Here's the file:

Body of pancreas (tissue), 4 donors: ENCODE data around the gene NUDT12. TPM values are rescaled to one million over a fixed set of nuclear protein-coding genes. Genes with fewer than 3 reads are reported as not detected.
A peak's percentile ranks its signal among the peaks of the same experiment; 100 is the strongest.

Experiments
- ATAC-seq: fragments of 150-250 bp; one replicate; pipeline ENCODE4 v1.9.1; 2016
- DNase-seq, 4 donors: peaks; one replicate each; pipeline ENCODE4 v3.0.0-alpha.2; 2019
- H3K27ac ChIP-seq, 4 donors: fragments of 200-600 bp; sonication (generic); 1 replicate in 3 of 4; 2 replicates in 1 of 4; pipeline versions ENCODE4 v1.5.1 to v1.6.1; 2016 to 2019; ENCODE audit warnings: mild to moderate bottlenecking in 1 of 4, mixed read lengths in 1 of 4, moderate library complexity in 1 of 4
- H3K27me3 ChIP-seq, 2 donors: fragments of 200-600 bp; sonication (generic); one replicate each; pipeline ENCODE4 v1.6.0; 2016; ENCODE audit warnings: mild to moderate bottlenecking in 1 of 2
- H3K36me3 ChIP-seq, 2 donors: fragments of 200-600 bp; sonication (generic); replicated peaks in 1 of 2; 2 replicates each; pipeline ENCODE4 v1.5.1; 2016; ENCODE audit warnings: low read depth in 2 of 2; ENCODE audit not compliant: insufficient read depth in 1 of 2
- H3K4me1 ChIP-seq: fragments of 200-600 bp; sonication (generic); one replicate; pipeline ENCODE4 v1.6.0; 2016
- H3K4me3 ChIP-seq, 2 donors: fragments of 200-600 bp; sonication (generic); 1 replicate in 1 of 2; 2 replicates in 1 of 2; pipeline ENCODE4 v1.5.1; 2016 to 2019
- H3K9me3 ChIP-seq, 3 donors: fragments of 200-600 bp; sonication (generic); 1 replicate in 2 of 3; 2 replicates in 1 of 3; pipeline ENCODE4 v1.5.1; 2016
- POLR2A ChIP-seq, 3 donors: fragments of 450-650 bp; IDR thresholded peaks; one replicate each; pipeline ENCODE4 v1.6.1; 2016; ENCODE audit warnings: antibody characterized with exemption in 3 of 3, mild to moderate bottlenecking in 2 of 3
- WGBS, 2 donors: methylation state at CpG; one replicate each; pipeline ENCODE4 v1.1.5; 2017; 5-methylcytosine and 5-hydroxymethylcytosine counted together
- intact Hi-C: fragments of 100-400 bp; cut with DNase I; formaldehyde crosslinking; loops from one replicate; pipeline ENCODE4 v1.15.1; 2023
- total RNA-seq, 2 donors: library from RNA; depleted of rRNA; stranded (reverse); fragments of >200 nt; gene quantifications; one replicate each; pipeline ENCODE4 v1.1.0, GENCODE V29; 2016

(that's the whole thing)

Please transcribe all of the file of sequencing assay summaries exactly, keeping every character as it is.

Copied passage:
Body of pancreas (tissue), 4 donors: ENCODE data around the gene NUDT12. TPM values are rescaled to one million over a fixed set of nuclear protein-coding genes. Genes with fewer than 3 reads are reported as not detected.
A peak's percentile ranks its signal among the peaks of the same experiment; 100 is the strongest.

Experiments
- ATAC-seq: fragments of 150-250 bp; one replicate; pipeline ENCODE4 v1.9.1; 2016
- DNase-seq, 4 donors: peaks; one replicate each; pipeline ENCODE4 v3.0.0-alpha.2; 2019
- H3K27ac ChIP-seq, 4 donors: fragments of 200-600 bp; sonication (generic); 1 replicate in 3 of 4; 2 replicates in 1 of 4; pipeline versions ENCODE4 v1.5.1 to v1.6.1; 2016 to 2019; ENCODE audit warnings: mild to moderate bottlenecking in 1 of 4, mixed read lengths in 1 of 4, moderate library complexity in 1 of 4
- H3K27me3 ChIP-seq, 2 donors: fragments of 200-600 bp; sonication (generic); one replicate each; pipeline ENCODE4 v1.6.0; 2016; ENCODE audit warnings: mild to moderate bottlenecking in 1 of 2
- H3K36me3 ChIP-seq, 2 donors: fragments of 200-600 bp; sonication (generic); replicated peaks in 1 of 2; 2 replicates each; pipeline ENCODE4 v1.5.1; 2016; ENCODE audit warnings: low read depth in 2 of 2; ENCODE audit not compliant: insufficient read depth in 1 of 2
- H3K4me1 ChIP-seq: fragments of 200-600 bp; sonication (generic); one replicate; pipeline ENCODE4 v1.6.0; 2016
- H3K4me3 ChIP-seq, 2 donors: fragments of 200-600 bp; sonication (generic); 1 replicate in 1 of 2; 2 replicates in 1 of 2; pipeline ENCODE4 v1.5.1; 2016 to 2019
- H3K9me3 ChIP-seq, 3 donors: fragments of 200-600 bp; sonication (generic); 1 replicate in 2 of 3; 2 replicates in 1 of 3; pipeline ENCODE4 v1.5.1; 2016
- POLR2A ChIP-seq, 3 donors: fragments of 450-650 bp; IDR thresholded peaks; one replicate each; pipeline ENCODE4 v1.6.1; 2016; ENCODE audit warnings: antibody characterized with exemption in 3 of 3, mild to moderate bottlenecking in 2 of 3
- WGBS, 2 donors: methylation state at CpG; one replicate each; pipeline ENCODE4 v1.1.5; 2017; 5-methylcytosine and 5-hydroxymethylcytosine counted together
- intact Hi-C: fragments of 100-400 bp; cut with DNase I; formaldehyde crosslinking; loops from one replicate; pipeline ENCODE4 v1.15.1; 2023
- total RNA-seq, 2 donors: library from RNA; depleted of rRNA; stranded (reverse); fragments of >200 nt; gene quantifications; one replicate each; pipeline ENCODE4 v1.1.0, GENCODE V29; 2016